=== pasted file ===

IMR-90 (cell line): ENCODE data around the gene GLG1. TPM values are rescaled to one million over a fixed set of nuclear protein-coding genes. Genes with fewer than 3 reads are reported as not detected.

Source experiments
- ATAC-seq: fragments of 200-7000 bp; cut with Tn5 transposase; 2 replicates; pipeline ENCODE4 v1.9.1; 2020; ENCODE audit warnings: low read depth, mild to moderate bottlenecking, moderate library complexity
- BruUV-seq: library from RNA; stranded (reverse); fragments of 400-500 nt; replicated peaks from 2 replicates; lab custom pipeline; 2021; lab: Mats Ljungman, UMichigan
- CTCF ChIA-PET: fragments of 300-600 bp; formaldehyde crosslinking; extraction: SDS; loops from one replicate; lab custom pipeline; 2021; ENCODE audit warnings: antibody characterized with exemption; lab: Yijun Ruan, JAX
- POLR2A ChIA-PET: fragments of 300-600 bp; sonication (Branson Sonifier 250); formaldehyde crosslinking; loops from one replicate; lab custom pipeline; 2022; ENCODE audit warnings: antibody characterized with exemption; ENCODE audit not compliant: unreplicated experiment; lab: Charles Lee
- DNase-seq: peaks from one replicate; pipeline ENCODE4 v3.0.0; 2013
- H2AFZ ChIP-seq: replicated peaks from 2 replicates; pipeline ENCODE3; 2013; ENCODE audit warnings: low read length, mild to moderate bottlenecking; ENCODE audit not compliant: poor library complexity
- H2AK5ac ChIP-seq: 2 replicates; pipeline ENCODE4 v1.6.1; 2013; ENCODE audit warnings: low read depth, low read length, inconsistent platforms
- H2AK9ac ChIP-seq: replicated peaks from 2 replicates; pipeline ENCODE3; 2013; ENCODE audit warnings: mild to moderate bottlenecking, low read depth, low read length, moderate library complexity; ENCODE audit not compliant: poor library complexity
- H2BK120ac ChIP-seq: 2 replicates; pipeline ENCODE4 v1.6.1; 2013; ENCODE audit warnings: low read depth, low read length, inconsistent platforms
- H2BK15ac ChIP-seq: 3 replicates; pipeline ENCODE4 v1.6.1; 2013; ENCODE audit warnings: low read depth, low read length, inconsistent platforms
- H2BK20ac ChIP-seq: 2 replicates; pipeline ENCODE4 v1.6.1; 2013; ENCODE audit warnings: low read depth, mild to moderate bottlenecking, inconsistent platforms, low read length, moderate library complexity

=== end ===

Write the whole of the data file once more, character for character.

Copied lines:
IMR-90 (cell line): ENCODE data around the gene GLG1. TPM values are rescaled to one million over a fixed set of nuclear protein-coding genes. Genes with fewer than 3 reads are reported as not detected.

Source experiments
- ATAC-seq: fragments of 200-7000 bp; cut with Tn5 transposase; 2 replicates; pipeline ENCODE4 v1.9.1; 2020; ENCODE audit warnings: low read depth, mild to moderate bottlenecking, moderate library complexity
- BruUV-seq: library from RNA; stranded (reverse); fragments of 400-500 nt; replicated peaks from 2 replicates; lab custom pipeline; 2021; lab: Mats Ljungman, UMichigan
- CTCF ChIA-PET: fragments of 300-600 bp; formaldehyde crosslinking; extraction: SDS; loops from one replicate; lab custom pipeline; 2021; ENCODE audit warnings: antibody characterized with exemption; lab: Yijun Ruan, JAX
- POLR2A ChIA-PET: fragments of 300-600 bp; sonication (Branson Sonifier 250); formaldehyde crosslinking; loops from one replicate; lab custom pipeline; 2022; ENCODE audit warnings: antibody characterized with exemption; ENCODE audit not compliant: unreplicated experiment; lab: Charles Lee
- DNase-seq: peaks from one replicate; pipeline ENCODE4 v3.0.0; 2013
- H2AFZ ChIP-seq: replicated peaks from 2 replicates; pipeline ENCODE3; 2013; ENCODE audit warnings: low read length, mild to moderate bottlenecking; ENCODE audit not compliant: poor library complexity
- H2AK5ac ChIP-seq: 2 replicates; pipeline ENCODE4 v1.6.1; 2013; ENCODE audit warnings: low read depth, low read length, inconsistent platforms
- H2AK9ac ChIP-seq: replicated peaks from 2 replicates; pipeline ENCODE3; 2013; ENCODE audit warnings: mild to moderate bottlenecking, low read depth, low read length, moderate library complexity; ENCODE audit not compliant: poor library complexity
- H2BK120ac ChIP-seq: 2 replicates; pipeline ENCODE4 v1.6.1; 2013; ENCODE audit warnings: low read depth, low read length, inconsistent platforms
- H2BK15ac ChIP-seq: 3 replicates; pipeline ENCODE4 v1.6.1; 2013; ENCODE audit warnings: low read depth, low read length, inconsistent platforms
- H2BK20ac ChIP-seq: 2 replicates; pipeline ENCODE4 v1.6.1; 2013; ENCODE audit warnings: low read depth, mild to moderate bottlenecking, inconsistent platforms, low read length, moderate library complexity